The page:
The Baby Boomers are coming! The Baby Boomers are coming!
It’s the shout heard around the senior living industry, and communities all across the U.S. are gearing up to meet the retirement living demands of this unique generation of more than 72 million people. The 2020’s promise to be roaring with change, and here are some of the key trends to watch:
- Catering to active seniors
A recent article in the January 2020 issue of Dallas magazine points to a multitude of ways retirement communities have upgraded services and options to create environments that cater to active senior adults. This includes a lock-and-leave lifestyle with chef-prepared meals, concierge services and opportunities for travel, exercise, hobbies and a full calendar of social activities. The freedom from household chores is particularly appealing to seniors. It provides even more time for those who still work, or who enjoy volunteering on a regular basis.
As author Jennifer Sander Hayes notes, “Growing older is a privilege, and thanks to today’s upgraded retirement communities, it’s one that can be enjoyed in style. Living in a retirement community isn’t what it once was, and that’s a good thing.”
2. Emphasizing hospitality
Today’s senior living communities strive to combine hotel and resort amenities with inspiring living spaces and beautiful outdoor environments. In addition, continuing care retirement communities (CCRCs) offer an aging-in-place safety net with higher levels of care and health care services.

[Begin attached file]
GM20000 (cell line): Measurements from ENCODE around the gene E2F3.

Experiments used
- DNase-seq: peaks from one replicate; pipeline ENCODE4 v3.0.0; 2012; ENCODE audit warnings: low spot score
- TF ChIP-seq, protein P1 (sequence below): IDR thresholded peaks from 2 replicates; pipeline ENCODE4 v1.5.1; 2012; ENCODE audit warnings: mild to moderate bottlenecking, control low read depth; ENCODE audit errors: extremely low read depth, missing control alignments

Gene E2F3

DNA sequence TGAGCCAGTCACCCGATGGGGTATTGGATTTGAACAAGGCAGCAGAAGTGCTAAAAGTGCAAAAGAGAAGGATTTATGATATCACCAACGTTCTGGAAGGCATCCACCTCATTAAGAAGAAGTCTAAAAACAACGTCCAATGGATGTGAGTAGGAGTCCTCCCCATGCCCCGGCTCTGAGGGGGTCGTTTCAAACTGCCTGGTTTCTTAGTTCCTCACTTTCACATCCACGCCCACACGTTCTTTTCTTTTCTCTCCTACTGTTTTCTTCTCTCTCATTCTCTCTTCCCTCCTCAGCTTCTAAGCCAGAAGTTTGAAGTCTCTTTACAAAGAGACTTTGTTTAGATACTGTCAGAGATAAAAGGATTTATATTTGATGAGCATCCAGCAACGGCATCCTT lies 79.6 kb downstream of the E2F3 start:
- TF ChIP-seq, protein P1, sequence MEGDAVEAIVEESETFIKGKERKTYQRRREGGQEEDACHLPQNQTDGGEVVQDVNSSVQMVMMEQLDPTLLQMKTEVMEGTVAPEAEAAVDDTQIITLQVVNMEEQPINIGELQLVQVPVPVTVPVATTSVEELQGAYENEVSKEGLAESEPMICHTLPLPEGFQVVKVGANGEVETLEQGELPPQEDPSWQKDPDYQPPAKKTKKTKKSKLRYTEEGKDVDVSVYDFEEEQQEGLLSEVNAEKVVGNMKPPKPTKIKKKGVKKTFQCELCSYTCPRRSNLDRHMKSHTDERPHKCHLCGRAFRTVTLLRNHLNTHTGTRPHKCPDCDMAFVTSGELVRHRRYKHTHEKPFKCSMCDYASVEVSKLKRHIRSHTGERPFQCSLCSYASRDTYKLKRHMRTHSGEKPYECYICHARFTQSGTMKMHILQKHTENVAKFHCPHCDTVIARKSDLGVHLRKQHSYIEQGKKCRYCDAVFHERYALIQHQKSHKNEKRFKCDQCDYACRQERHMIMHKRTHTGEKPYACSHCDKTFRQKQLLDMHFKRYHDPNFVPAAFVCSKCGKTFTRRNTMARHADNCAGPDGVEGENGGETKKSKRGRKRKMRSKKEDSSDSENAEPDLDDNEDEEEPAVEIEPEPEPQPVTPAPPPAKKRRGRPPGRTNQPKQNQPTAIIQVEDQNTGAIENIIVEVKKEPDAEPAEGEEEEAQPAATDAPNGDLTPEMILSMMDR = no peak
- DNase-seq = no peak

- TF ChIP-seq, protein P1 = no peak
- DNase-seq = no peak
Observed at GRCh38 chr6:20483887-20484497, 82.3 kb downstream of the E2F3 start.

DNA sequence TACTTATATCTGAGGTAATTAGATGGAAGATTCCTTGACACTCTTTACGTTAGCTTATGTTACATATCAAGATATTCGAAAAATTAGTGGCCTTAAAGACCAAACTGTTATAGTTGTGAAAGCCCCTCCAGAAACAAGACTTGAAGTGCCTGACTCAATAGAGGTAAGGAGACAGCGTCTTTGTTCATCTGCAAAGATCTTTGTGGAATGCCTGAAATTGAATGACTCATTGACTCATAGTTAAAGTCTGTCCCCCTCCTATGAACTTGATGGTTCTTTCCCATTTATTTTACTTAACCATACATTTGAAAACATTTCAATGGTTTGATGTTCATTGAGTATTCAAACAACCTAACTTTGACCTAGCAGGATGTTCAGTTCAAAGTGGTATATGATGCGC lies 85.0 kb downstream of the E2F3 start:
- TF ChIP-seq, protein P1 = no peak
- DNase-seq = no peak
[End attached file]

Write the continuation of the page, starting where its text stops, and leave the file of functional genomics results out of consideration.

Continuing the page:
“Throughout the continuum, this industry is focused on hospitality now more than ever,” says Alyssa Adam, chief marketing officer for The Legacy Senior Communities. “The Baby Boomers share a preference for convenience, control and choice. Their demands are much different than the generations before them. They are interested in maintaining a lifestyle during retirement that is leveled up in fun and convenience from what they enjoy now. They want to pick up and do whatever they want, when they want.”
3. Honing in on Dining
One important area of hospitality focus is dining, and some of the most notable changes are taking place here. For instance, The Legacy Midtown Park, a new urban retirement community in Dallas set to begin opening in 2020 and 2021, will feature three dining venues: A casual café that serves food all day; a fine dining restaurant, and a full-service pub. The dining options will also include an all-glass Chef’s Table private dining room as well as a full kosher menu.
“Retirement communities are moving away from the suit-and-tie dining experience toward more casual options,” says Adam. “Many have also incorporated billiards parlors, lounges and sports bars. That’s another driver Baby Boomers have created. They want choice and more control over their lifestyle, free from limitations. That translates into tons of hospitality and flexibility, particularly in dining.”
4. Smartsizing Living Choices
Baby Boomers are also interested in the growing trend toward “smartsizing.” The term “smartsizing” refers to the concept of simplifying one’s living spaces and focusing more on lifestyle. Rather than downsizing, which prior generations viewed with visions of loss and letting go, smartsizing appeals to Baby Boomers because it’s all about finding a space that fits both your living and lifestyle needs to a tee.